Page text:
Law Enforcement Response
The New Orleans Police Department (NODP) is making progress on its backlog of over 800 untested rape kits. Various local news agencies reported that the NOPD expects that all kits, some of which date back to the 1980s, will be tested by early 2012.
So far, the department has tested about 300 of the kits, which have already yielded 12 DNA matches to profiles in the national DNA databank, CODIS. The NOPD has already made two arrests and expects to make many more as a result of the testing the backlogged rape kits.
“There are going to be a lot of individuals who are going to be arrested for sexual assaults that they thought they got away with,” said New Orleans Police Commander Paul Noel.
The department is working with the Louisiana State Police and Marshall University in West Virginia, which are contributing time and resources needed to test the hundreds of kits.
Nola.com reports that the NOPD is also working through another backlog: cases involving rape kits that yield DNA matches that were never investigated. When Noel took over as commander of the sex crimes division in July 2010, there were 400 such matches that were never properly investigated because police had downgraded More >
After a decades-long campaign by women’s rights advocates, the FBI recently announced that it would revise the definition of rape in the Uniform Crime Report (UCR). Written more than 80 years ago, the current definition is problematic for several reasons.
The only type of sexual assault on which the UCR currently collects data is “forcible rape,” defined as “the carnal knowledge of a female, forcibly and against her will.” That definition excludes a number of crimes, including rapes where the victim was drugged or under the influence of alcohol, and all male victims of sexual assault.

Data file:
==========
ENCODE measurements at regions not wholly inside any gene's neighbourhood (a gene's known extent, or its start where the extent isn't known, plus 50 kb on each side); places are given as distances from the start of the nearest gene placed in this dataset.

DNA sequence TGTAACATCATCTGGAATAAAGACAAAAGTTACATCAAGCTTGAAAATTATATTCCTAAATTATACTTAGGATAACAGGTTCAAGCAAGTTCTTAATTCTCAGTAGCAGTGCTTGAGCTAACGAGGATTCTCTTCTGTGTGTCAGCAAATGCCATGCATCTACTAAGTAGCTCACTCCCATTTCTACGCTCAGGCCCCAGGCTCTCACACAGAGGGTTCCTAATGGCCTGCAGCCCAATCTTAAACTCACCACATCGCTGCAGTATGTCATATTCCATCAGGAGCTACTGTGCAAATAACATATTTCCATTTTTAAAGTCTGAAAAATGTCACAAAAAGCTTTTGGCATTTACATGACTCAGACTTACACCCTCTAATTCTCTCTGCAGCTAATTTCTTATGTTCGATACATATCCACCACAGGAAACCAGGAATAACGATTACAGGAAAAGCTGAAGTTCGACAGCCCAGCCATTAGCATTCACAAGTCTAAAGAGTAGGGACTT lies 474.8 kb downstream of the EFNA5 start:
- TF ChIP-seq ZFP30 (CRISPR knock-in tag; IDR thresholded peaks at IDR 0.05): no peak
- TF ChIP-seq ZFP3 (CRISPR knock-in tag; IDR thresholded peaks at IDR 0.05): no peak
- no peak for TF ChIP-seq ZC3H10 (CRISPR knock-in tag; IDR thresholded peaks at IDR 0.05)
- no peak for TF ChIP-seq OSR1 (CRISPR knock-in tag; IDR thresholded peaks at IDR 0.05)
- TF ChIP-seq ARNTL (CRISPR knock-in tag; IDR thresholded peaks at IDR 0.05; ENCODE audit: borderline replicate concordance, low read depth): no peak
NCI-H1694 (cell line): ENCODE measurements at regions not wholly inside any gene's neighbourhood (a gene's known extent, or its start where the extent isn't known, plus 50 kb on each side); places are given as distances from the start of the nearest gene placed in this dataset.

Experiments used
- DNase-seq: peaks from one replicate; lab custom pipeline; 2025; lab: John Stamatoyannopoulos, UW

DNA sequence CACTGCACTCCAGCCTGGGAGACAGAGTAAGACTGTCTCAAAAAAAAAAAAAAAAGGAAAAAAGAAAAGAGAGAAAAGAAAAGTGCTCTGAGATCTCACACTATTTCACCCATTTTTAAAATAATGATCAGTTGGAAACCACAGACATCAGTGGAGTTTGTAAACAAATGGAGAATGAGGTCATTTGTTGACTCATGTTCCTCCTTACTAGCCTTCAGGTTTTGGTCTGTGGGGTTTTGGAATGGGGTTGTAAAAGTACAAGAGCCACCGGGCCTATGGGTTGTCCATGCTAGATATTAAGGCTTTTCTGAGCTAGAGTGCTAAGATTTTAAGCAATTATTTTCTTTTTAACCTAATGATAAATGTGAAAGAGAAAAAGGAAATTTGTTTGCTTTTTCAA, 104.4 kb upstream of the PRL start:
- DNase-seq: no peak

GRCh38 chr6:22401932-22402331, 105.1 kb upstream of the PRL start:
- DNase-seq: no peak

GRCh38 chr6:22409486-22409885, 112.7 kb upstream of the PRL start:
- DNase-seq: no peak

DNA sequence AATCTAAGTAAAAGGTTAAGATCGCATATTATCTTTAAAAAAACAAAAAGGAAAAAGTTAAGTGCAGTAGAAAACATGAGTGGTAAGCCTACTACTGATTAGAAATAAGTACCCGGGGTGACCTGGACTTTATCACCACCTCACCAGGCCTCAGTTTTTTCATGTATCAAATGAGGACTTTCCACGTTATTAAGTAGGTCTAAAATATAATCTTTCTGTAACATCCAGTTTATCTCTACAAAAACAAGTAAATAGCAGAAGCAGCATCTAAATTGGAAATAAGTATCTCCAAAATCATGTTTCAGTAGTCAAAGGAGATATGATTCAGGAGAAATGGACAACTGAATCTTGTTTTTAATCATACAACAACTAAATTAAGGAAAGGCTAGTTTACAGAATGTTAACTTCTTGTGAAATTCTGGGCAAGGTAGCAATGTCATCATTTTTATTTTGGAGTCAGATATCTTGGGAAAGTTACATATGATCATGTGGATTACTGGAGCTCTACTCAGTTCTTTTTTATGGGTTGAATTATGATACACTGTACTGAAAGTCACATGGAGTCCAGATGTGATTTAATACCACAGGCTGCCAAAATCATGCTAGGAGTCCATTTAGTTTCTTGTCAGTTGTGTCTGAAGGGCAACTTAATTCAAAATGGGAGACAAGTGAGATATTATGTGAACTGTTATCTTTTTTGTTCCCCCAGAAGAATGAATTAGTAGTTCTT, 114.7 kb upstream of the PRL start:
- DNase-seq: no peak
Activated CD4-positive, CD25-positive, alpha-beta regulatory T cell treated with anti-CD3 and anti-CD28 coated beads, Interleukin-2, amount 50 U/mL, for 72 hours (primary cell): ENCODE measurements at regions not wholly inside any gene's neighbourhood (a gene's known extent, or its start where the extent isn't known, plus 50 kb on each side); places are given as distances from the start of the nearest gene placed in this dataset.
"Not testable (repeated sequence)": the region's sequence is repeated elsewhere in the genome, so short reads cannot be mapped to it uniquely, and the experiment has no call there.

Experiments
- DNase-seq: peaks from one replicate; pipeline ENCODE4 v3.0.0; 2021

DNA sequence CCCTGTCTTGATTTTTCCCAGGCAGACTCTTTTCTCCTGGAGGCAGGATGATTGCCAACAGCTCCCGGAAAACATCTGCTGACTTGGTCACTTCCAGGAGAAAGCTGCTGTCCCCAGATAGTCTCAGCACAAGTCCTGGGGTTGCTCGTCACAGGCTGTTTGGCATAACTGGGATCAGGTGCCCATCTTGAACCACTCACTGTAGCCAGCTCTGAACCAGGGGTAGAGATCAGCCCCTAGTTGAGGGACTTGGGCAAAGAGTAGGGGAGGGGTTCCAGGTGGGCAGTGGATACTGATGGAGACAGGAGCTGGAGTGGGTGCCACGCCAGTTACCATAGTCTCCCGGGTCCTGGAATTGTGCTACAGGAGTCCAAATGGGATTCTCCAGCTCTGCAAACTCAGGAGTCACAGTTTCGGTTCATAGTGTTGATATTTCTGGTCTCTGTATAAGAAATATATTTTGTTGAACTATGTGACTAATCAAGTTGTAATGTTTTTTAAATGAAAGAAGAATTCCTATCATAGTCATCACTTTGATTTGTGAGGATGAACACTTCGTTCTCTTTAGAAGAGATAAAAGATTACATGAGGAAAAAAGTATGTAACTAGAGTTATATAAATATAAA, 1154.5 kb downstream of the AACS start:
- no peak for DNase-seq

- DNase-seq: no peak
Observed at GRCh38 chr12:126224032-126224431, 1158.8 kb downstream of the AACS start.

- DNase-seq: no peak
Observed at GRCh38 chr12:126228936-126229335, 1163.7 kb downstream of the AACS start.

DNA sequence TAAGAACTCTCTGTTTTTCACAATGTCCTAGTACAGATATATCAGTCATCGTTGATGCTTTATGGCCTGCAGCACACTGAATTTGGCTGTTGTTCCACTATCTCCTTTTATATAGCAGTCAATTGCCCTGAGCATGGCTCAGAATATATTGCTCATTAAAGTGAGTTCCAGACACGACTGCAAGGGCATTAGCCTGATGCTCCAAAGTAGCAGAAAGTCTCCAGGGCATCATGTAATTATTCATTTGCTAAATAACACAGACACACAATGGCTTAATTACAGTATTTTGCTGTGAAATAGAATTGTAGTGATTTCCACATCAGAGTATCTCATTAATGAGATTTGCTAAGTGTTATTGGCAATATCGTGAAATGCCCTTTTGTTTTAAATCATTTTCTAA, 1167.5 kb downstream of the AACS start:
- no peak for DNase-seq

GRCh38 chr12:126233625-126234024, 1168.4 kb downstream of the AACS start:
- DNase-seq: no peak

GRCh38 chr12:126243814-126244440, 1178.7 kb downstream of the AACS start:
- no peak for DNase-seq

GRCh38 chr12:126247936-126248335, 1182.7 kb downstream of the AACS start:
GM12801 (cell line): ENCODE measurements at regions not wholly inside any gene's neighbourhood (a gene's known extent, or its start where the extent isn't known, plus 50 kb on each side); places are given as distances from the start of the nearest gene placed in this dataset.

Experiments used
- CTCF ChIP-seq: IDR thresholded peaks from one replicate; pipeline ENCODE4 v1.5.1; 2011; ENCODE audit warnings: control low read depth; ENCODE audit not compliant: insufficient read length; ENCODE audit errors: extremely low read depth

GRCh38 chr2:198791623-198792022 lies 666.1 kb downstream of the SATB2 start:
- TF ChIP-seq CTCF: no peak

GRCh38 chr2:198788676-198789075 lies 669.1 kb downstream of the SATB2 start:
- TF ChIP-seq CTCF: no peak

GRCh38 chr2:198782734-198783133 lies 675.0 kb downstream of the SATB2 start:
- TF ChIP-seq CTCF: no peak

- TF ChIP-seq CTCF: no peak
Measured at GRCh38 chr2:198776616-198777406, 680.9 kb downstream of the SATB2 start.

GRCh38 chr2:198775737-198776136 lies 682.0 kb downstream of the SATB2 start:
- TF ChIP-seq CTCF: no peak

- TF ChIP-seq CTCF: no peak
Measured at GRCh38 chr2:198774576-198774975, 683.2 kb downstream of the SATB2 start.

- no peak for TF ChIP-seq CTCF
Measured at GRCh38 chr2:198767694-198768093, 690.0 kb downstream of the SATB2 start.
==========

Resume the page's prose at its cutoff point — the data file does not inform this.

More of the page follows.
Given the definition’s exceedingly narrow scope, many sexual assaults are not counted as rapes in yearly federal reports that are used to track crime rates in the United States. This under-reporting misleads the public about the prevalence of rape and results in fewer resources for both preventing future sexual violence and supporting survivors.
In mid-September, members of the Police Executive Research Forum (PERF), including representatives of police agencies from various cities, met with FBI officials and survivors’ advocates to discuss making the definition more inclusive. The proposed change must now go through an FBI working group later this month and an FBI advisory group in December.
Campaigning by advocates More >
A corrections officer in Illinois has been charged with sexually assaulting a 10-year-old child in 1997 after a rape kit that was part of a backlog in Harvey, Illinois was finally tested. The case is another powerful and deeply troubling example that every untested rape kit represents the failure to bring justice to a survivor and to protect the public.